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Stories for August 15, 2013

Riding Choppers And Harleys To Protect Kids In Need

Aug. 15
NPR Staff / NPR
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Happy Dodson and Taz Roman are bikers. Not cyclists, but the leather jacket and chained wallet kind of bikers. They're also members of a group called Bikers Against Child Abuse.

Herzog Plumbs Guilt And Loss Wrought By Texting And Driving

Aug. 15
NPR Staff / NPR
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For decades, acclaimed filmmaker Werner Herzog has introduced audiences to subjects that stick in one's mind long after the credits have rolled, from a cave of artwork painted more than 30,000 years ago, to the landscape of Antarctica, to a man who believed he had a special relationship with grizzly bears.

Why This Year's Blueberry Bounty Has Growers Feeling Blue

Aug. 15
Anna King / NPR
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The blueberries on your morning cereal are less expensive this year. That's because farmers are harvesting a bumper crop this summer. It's good news for berry lovers, but the bounty might wreck some blueberry growers.

Warrants Show Man Used Incendiary Devices In Fatal Boulevard Fire

Aug. 15
City News Service

A man shot and killed in Idaho by FBI agents after allegedly abducting a Lakeside teen and killing her mother and brother a week earlier used incendiary devices to set two separate fires in his Boulevard cabin, where the victims' bodies were found, according to a search warrant obtained Thursday

San Diego Researchers Pinpoint The Genes Making Mountain Dwellers Sick

Aug. 15
By David Wagner
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Why does living way up in the mountains cause some people to die young from heart attacks and strokes while others live long, healthy lives? Thanks to recent advances in whole genome sequencing, a team of UC San Diego researchers just found an answer.

UC San Diego Professor Develops New Way To Monitor TB Patients

Aug. 15
By Kenny Goldberg
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A smart phone app developed at UC San Diego offers a low-cost way to make sure that TB patients are following their treatment regimen.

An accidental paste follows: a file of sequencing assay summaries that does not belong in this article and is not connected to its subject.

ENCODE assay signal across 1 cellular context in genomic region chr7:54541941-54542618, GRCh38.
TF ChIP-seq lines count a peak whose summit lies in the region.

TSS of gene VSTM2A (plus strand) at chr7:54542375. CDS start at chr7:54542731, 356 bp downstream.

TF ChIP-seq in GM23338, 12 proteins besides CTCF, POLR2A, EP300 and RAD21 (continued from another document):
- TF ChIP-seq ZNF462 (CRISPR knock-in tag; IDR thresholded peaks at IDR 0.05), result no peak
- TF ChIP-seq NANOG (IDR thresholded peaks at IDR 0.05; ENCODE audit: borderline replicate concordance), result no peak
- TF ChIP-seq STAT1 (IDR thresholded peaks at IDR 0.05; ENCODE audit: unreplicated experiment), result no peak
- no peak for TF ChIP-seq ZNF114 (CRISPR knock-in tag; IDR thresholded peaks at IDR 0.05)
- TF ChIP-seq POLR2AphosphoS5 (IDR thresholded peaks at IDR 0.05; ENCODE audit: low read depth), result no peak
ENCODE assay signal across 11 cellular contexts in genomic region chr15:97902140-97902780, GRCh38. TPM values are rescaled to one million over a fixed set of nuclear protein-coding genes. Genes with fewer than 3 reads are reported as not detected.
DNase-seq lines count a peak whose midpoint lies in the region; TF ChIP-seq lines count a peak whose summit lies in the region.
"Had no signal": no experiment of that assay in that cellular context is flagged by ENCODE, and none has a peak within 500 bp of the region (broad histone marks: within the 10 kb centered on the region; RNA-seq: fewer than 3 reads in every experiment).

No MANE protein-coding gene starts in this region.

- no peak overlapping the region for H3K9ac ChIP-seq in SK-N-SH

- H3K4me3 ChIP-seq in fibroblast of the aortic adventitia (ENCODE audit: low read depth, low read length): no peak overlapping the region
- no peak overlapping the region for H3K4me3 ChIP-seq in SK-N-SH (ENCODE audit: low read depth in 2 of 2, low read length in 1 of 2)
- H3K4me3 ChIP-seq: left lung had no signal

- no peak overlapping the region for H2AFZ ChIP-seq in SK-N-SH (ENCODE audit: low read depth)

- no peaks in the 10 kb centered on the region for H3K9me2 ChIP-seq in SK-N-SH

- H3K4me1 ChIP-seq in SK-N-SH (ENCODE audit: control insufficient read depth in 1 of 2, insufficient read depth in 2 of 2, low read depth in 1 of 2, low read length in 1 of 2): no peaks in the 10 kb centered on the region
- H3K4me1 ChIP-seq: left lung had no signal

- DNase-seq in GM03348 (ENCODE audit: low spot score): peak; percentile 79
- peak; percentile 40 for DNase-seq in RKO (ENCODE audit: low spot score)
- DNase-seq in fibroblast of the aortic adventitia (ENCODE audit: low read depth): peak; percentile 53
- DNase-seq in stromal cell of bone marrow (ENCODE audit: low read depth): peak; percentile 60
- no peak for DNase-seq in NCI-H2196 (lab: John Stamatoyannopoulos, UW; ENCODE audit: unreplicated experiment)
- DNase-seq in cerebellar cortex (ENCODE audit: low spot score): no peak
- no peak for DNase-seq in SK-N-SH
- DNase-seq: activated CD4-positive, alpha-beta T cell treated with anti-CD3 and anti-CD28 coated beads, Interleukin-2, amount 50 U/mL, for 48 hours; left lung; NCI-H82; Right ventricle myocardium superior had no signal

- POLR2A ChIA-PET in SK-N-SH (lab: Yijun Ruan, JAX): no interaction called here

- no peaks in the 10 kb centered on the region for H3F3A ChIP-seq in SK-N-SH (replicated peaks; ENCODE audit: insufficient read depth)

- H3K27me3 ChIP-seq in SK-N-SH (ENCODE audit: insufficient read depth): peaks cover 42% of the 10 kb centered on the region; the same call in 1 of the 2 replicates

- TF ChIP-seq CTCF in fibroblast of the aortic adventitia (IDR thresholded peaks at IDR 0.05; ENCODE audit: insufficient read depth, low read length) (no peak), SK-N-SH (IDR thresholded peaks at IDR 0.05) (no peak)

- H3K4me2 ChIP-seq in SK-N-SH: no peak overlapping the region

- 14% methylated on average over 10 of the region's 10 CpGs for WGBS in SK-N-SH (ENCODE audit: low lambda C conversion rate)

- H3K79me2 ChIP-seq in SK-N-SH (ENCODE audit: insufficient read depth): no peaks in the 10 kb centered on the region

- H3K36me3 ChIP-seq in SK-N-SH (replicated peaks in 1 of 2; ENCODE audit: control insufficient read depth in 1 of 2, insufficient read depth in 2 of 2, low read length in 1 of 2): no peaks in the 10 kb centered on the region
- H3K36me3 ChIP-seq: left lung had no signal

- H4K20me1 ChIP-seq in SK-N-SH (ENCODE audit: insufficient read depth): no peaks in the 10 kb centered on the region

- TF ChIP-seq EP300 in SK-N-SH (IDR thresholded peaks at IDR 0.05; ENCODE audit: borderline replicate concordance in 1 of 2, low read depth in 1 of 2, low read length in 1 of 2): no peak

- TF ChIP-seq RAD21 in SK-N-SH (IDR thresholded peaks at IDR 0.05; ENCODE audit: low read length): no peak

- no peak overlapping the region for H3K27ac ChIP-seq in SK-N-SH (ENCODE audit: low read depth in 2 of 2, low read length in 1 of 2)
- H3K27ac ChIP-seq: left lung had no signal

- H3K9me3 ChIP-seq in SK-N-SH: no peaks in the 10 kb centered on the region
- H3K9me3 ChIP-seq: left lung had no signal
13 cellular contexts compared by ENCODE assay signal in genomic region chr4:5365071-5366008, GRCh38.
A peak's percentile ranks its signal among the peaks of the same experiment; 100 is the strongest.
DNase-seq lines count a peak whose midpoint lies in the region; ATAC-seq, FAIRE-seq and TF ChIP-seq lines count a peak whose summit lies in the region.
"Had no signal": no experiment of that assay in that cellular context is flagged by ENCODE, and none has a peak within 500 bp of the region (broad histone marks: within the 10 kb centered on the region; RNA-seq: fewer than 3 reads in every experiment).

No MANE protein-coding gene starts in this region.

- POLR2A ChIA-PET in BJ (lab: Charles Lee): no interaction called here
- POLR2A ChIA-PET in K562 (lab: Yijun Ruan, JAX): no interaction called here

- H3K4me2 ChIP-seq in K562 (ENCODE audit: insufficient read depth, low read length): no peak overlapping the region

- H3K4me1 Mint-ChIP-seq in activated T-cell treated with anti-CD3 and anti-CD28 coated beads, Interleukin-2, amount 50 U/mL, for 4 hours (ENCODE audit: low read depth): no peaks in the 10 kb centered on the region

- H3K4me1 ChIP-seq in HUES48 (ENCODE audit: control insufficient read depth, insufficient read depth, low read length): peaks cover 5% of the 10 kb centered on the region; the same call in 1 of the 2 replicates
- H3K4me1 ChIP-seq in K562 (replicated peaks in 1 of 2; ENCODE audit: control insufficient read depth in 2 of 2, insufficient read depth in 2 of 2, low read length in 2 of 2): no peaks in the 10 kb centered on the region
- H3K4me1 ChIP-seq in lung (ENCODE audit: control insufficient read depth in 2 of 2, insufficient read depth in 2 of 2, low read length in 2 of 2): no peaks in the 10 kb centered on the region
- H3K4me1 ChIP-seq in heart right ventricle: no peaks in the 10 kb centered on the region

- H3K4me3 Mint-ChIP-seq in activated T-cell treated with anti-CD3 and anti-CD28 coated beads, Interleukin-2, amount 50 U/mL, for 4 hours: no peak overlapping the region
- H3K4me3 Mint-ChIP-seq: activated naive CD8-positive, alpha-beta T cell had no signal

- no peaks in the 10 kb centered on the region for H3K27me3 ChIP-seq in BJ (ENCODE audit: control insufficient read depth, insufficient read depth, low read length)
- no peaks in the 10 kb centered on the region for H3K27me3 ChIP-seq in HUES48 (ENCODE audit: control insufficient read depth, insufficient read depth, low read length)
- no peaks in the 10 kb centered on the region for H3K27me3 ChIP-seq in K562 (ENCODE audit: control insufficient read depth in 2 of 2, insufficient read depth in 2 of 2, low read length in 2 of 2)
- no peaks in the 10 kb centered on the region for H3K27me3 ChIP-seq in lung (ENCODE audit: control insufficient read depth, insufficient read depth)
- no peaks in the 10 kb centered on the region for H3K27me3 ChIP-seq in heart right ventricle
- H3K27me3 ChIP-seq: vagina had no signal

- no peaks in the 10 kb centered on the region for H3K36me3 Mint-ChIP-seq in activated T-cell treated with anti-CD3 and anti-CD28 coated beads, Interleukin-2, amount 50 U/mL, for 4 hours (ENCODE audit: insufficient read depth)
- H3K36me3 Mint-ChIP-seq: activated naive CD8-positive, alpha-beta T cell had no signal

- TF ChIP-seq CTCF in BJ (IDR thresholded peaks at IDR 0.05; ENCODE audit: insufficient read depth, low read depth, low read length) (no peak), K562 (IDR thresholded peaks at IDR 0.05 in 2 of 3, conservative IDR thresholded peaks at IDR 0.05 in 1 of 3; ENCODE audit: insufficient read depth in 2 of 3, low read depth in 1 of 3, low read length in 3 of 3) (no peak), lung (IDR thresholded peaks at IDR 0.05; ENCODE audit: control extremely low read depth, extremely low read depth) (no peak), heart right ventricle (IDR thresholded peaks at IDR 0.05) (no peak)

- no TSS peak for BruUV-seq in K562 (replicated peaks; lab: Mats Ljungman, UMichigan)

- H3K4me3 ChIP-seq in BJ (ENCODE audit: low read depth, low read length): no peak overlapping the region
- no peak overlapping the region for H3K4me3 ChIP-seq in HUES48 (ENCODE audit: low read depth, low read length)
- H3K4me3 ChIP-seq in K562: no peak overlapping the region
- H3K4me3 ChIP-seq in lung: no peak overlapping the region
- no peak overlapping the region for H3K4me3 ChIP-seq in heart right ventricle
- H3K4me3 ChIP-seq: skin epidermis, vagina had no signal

Wireless Internet Access To Expand In Balboa Park

Aug. 15
By Tarryn Mento and City News Service
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Free wireless Internet access for the public will be expanded soon on the central mesa of Balboa Park, Councilman Todd Gloria announced Thursday.

Some Rural Hospitals Given Partial Exemption from Medi-Cal Cuts

Aug. 15
Pauline Bartolone / Capital Public Radio
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Hospitals in California are commending the state’s decision to prevent Medi-Cal rate cuts to rural hospitals with nursing facilities. Some of them have been at risk of closure.

Changes Announced for California Bay Delta Conservation Plan

Aug. 15
Amy Quinton / Capital Public Radio
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Opponents of the Bay Delta Conservation Plan say changes to the project announced are a failed attempt to show sensitivity to Delta communities. The plan includes building two tunnels that would carry water from the Sacramento-San Joaquin Delta south.

California Audit Points to Lack of Oversight of Mental Health Funding

Aug. 15
Pauline Bartolone / Capital Public Radio
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The California State Auditor says there’s little oversight of a mental health services fund that has brought in billions of tax dollars over the years.

Bayard Rustin: The Man Who Organized The March On Washington

Aug. 15
Cheryl Corley / NPR
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The trailblazing strategist behind the 1963 March on Washington will this year by posthumously awarded the Presidential Medal of Freedom. That's a long way from the days when civil rights activists counted on Bayard Rustin's hard work, but tried to push him aside because he was gay.

Semantic Gymnastics: GOP In Tug Of War Over Delegate Rule

Aug. 15
Liz Halloran / NPR
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Remember back when President Bill Clinton argued that his truthfulness about his affair with intern Monica Lewinsky depended on the meaning of the word "is"?

Sycuan Tribe Expands Reservation In San Diego County